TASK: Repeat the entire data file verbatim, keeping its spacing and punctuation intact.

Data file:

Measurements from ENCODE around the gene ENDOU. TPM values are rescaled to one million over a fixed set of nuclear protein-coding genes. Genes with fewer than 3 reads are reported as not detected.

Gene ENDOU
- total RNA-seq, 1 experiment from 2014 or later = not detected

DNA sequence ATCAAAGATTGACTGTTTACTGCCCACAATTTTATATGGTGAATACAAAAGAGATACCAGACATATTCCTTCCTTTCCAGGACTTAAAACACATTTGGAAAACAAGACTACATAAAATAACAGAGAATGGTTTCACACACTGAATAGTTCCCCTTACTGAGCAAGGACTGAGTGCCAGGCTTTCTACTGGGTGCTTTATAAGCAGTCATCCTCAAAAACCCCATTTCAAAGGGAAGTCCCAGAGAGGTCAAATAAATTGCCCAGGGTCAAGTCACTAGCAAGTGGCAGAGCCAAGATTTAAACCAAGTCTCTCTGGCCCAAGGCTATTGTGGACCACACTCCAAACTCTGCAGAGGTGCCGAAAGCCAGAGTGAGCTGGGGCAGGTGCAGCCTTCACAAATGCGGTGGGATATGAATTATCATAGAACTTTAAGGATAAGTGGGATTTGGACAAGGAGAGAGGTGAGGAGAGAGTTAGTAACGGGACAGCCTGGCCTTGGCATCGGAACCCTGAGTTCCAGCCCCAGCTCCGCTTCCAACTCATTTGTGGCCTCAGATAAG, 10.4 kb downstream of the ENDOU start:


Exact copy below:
Measurements from ENCODE around the gene ENDOU. TPM values are rescaled to one million over a fixed set of nuclear protein-coding genes. Genes with fewer than 3 reads are reported as not detected.

Gene ENDOU
- total RNA-seq, 1 experiment from 2014 or later = not detected

DNA sequence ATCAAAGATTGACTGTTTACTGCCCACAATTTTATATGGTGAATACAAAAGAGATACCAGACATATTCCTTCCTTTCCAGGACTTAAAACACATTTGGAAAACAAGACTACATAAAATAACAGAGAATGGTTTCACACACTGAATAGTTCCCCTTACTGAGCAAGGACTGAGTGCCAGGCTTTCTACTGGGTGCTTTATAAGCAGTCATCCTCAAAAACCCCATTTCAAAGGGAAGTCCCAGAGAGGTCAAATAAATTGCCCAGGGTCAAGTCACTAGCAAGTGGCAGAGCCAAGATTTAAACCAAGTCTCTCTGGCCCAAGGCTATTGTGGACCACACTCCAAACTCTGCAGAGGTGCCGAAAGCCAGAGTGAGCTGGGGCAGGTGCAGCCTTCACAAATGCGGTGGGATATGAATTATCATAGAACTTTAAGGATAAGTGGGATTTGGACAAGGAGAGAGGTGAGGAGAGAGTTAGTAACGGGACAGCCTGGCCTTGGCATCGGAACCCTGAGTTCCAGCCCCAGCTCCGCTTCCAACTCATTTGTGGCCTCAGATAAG, 10.4 kb downstream of the ENDOU start: